For example, just because you’re in an LGBTQIA+ stands for Lesbian, Gay, Bisexual, Transgender, Queer, Intersex, Asexual, plus other people too.LGBTQIA+ group, that doesn’t mean everyone in the group is out to everyone or out all the time. The Y’s Rainbow Group didn’t let just anyone in a member’s household join in a Zoom call without first following the membership process. This way everyone knew who they were sharing their sexual or gender identity with and could make informed decisions like if they wanted to have their camera on or just stick with the chat function. 

Another thing to consider before you join an online group is if you feel comfortable using the platform it’s run on. 

‘Know the functions of what you’re using,’ explains Danni. For example, if you feel unsafe in a Zoom group, you have the options to turn the sound off or ask someone to leave. Some other things that might impact your decision could be:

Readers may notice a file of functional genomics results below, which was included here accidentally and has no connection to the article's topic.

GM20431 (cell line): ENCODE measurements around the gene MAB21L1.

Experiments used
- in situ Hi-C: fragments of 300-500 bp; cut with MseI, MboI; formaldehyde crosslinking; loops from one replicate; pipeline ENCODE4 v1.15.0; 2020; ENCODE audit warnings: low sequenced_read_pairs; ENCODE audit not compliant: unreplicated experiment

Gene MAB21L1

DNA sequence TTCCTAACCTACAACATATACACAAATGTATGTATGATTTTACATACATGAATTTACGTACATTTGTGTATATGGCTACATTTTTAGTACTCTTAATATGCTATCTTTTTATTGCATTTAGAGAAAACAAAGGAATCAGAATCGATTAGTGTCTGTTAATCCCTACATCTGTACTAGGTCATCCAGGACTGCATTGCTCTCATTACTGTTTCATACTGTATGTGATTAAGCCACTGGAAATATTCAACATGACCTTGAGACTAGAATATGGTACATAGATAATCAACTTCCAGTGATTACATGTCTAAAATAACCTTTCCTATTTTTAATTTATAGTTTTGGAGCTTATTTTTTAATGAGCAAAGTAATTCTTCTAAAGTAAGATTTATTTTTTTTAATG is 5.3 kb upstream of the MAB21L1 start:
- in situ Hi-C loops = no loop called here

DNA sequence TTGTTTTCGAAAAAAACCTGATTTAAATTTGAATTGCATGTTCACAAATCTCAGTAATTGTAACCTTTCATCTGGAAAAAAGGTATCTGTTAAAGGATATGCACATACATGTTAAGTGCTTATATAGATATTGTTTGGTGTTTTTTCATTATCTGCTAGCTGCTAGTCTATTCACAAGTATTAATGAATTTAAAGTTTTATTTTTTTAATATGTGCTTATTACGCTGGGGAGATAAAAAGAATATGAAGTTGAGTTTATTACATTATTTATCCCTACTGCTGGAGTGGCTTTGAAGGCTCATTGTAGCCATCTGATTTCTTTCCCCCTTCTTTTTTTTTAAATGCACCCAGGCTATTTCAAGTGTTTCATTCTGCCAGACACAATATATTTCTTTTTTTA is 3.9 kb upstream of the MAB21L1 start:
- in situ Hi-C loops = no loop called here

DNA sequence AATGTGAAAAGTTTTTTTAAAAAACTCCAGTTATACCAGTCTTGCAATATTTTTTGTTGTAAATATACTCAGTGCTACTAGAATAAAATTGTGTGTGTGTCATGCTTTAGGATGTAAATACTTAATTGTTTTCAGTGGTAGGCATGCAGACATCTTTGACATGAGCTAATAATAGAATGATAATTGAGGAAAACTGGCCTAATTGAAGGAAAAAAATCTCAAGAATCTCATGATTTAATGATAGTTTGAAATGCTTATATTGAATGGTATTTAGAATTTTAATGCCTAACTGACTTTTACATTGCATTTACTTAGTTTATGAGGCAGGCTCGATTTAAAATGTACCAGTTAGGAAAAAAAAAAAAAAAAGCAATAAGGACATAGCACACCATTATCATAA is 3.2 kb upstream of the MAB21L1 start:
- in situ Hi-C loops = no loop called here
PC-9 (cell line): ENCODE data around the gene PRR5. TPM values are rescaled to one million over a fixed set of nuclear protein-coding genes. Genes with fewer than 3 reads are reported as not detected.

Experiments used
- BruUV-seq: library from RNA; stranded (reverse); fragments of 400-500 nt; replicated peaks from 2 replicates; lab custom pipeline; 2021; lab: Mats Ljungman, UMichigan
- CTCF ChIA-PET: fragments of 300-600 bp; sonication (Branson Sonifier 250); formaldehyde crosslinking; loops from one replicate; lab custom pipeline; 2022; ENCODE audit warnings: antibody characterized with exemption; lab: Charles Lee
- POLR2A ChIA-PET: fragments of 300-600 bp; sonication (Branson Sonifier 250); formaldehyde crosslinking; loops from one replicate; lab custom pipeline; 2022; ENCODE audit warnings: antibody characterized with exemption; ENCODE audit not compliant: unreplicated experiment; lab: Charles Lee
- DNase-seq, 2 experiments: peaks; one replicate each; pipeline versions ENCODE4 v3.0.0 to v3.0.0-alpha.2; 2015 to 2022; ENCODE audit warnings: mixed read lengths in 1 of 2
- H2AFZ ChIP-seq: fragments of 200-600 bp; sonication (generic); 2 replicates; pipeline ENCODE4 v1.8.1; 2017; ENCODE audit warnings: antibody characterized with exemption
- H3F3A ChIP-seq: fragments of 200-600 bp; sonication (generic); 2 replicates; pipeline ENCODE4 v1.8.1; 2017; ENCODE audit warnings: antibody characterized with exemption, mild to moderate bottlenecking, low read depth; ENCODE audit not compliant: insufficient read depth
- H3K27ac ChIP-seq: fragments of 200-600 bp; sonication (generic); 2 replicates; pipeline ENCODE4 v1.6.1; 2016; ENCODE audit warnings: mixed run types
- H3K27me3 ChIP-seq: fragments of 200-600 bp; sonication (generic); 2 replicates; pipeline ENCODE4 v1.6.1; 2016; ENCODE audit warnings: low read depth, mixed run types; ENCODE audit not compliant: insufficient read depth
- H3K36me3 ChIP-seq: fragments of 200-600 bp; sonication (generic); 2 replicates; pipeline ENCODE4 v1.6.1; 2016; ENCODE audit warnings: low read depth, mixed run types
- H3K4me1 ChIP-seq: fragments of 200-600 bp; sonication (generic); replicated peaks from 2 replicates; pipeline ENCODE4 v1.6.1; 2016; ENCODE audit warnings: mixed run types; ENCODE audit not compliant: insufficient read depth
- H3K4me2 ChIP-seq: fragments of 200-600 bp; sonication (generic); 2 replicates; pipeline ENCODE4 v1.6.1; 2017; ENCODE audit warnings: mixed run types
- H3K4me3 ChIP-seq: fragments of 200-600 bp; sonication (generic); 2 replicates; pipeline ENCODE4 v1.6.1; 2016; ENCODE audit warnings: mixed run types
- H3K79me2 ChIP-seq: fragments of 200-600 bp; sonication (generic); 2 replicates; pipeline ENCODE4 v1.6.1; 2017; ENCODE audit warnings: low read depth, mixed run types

• Can non-members see the names of who’s in the group? 

  • Do you have to sign in using your social media account? 

  • Can you use only video or only messages to participate if you need to? 

  • Are there ways to privately contact the moderator if you need to? 

  • Does the platform Authenticate means you prove that you're not pretending to be someone else.authenticate that you are who you say you are? 

There aren’t right or wrong answers to this. It’s about choosing what fits for your age, skill level and access needs. 

When you’re in